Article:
Big things make headline news, are celebrated and sought after. There is no mention of the ache we have in our inner being and the feeling that something is just not right.  Oh, I know that yearning that whispers from deep inside my body.  Could it be that once again I have walked on that familiar pathway that led me to places where I was not called by God to be?  There is always a sense of discomfort and painful stumbling blocks to be experienced when we are outside of his will or his calling, for our life. Fortunately, we can turn around, retrace our steps back to where we need to be and get our direction going once again. That is the good news – we can change direction!

***

Sitting in silence, being calm, listening for God’s still, small voice takes us to his glory.   Small treasures surround us   When I sit down and spend time alone with him, in silence, I experience transformation.  I turn another bend, there is a shift in perspective, and those little gifts are reflected by the mirrored light of his countenance. I am transformed yet again, by small gifts.

***

God works just like that!

The longer we look at him, the more our faith grows.  Each turn we take towards him opens up a new landscape that shows us insight into his character. I approach quietly.   Slowly, I realized the rain has stopped. I tilted my head towards the sky, listened for the songs of the circling birds as they hover above the tall trees; it is happening again.  Something new.  My feet are damp from the spring shower. Just another small turn of the kaleidoscope – yes! I can see it now.

Transformation.

***

Copyright, 2015. Lynda McKinney Lambert. May 9, 2015. All rights reserved.

Written for publication by Amy Bovaird. April 24, 2015. With much gratitude for the kind invitation to write for Amy’s Adventures Blog. Thank you!

 http://amybovaird.com/friday-friends-spotlight-on-lynda-lambert/

Categories
art Christianity Journal Nature Writing

Little Steps…Part 1 Begin the Journey to Discover, Recover, Revise

Little Steps, Part 1 – Begin the Journey

Part 1 of 7 Part Series

~When April whispers to us, “Move on!”~

Discover the Past

Recover the Present

Revise the Future

Blog_2014_Dec_PhotoRoseCenterBright spring flowers flourish all around us by mid April.  I bought a little pot of yellow tulips recently when I was shopping.  They brightened up our dining room table and made me feel happy every time I glanced at them. I am not a gardener so I enjoy buying potted plants and floral bouquets throughout the year with the changing seasons.  Each season brings a new array of colors.  April’s flowers sparkle with brilliance in dazzling yellow daffodils, tulips in a range from vivid red and coral, to  soft pink and white. By the end of April, Pennsylvania’s grassy meadows will be covered with blankets of brilliant purple-blue violets.

 ***

Our walk home from grade school took a bit longer when I was a little girl. Our rural home was nearly a mile from the school and unless the snow was too deep, or a storm was brewing, we walked along a meandering path morning and afternoon. By mid-April we found the delightful blooming violets in the fields.  The small, fragrant blooms beckoned my sister and me to come closer!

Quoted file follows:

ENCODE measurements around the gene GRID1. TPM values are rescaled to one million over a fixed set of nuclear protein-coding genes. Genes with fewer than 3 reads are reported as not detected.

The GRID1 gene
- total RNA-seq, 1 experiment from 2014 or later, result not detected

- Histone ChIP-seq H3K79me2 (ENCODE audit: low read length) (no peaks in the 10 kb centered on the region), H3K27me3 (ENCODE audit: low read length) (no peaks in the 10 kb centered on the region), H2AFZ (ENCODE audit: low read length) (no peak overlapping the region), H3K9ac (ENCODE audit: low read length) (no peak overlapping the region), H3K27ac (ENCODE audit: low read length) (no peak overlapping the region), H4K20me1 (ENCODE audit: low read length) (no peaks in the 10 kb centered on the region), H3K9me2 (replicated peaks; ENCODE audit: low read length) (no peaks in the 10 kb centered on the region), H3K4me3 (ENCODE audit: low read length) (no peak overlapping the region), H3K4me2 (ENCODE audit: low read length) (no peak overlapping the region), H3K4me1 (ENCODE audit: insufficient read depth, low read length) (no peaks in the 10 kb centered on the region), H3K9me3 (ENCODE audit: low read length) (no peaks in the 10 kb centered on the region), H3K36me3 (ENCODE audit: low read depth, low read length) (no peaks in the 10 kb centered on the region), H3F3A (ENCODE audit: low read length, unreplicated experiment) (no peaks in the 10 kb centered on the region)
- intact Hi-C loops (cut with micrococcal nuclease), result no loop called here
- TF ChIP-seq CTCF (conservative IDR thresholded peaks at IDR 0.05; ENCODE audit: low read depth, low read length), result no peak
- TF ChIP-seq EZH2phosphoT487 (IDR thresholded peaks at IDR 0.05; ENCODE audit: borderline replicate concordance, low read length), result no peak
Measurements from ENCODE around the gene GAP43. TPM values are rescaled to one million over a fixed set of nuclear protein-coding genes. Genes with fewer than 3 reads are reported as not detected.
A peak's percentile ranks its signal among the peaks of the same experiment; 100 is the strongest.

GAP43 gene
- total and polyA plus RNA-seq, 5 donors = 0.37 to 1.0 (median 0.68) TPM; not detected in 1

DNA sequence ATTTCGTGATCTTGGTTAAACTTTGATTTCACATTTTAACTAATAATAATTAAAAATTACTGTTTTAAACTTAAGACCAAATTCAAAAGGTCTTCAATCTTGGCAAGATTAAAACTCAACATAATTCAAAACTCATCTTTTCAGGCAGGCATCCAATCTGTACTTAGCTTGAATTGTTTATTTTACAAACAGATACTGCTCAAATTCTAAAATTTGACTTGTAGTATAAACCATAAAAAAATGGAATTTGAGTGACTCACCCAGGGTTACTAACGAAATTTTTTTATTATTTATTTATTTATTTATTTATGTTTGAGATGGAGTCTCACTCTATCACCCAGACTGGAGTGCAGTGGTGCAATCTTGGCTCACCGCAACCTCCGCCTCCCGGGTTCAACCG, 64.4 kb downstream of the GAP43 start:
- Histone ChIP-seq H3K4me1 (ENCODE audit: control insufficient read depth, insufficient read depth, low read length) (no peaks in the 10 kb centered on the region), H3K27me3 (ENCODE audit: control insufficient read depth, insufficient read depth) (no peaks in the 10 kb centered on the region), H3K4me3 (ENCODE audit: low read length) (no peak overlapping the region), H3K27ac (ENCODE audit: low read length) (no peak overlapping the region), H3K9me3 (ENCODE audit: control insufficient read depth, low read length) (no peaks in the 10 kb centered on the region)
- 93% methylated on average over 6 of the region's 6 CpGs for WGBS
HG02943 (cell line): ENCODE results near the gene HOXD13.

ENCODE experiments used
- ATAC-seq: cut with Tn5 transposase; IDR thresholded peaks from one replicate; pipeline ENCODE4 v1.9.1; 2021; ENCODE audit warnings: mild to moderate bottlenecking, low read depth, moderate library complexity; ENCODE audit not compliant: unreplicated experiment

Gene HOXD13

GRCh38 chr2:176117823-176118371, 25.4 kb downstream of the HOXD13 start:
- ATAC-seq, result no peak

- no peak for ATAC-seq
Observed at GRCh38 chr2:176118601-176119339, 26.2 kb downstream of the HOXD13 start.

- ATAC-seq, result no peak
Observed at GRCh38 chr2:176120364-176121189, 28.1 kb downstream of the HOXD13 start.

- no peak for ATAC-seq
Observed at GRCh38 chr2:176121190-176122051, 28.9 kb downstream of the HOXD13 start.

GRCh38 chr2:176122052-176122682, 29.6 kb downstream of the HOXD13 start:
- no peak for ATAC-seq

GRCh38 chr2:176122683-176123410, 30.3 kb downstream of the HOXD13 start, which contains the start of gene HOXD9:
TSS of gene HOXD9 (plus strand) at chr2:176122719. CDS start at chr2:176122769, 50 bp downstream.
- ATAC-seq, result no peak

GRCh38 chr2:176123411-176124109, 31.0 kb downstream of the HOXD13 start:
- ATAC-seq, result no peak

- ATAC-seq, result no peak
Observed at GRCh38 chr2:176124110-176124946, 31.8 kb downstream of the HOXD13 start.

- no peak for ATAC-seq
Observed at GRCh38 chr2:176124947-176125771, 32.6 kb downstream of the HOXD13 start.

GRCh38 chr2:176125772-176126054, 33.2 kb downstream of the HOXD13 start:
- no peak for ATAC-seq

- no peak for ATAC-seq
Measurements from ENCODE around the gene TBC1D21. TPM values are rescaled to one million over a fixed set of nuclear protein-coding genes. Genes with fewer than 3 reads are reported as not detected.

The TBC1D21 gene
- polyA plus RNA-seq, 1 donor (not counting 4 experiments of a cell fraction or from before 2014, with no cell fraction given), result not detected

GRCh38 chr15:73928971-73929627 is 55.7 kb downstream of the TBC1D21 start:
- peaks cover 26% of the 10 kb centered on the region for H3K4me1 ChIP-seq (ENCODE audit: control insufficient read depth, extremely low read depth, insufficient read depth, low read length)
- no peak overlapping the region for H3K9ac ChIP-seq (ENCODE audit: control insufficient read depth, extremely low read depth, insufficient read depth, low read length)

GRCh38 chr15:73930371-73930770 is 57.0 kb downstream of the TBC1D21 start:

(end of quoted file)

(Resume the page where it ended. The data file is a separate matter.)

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We forgot that we were supposed to walk directly home after school on those long-ago  spring days as we stooped down  low, extended our eager hands, and began picking violets to take back home with us.  The hot afternoon  sun beat down on us as we gathered a fist full of the fragile delights.  Once home with our treasured flowers, we put them in our mother’s little jelly jars.  Our bouquets remained in a special space on  our kitchen windowsill. To this day, many decades later, I still remember the joy of small wildflowers in the house. From now through the fall season, my home will have wildflowers  and weeds from the woods in little vases and jars as the months move towards winter.

***

 April signals that it is now the  beginnings of new life surging in Nature.  On mornings like this one, I take leisurely walks with the dogs. I became conscious of the subtle changes today, wanted to focus on them.  After a long lasting winter this year, each new spring day seems especially precious as it brings  warmth, sunshine, budding bushes and trees, and colorful flowers to my little part of the world.

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***

I considered my different senses and how I experienced them as I walked my usual path around the neighborhood  today.

“Sometimes, we get too caught up with the visuals all around us,” I reflected.

We forget we have other important  senses giving us information if we dwell primarily on the visual stimulation and distractions.   I am legally blind and the entire world is a diffusion of shadowy forms and distorted, foggy impressions.  The positive aspect  of sight loss is that I am more aware now about the things I missed out on when I was fully sighted.  I was too focused on looking and learning only through my eyes.  Really, my excellent vision in my earlier, sighted, years, prevented me from discovering many aspects of the world that I appreciate now.

***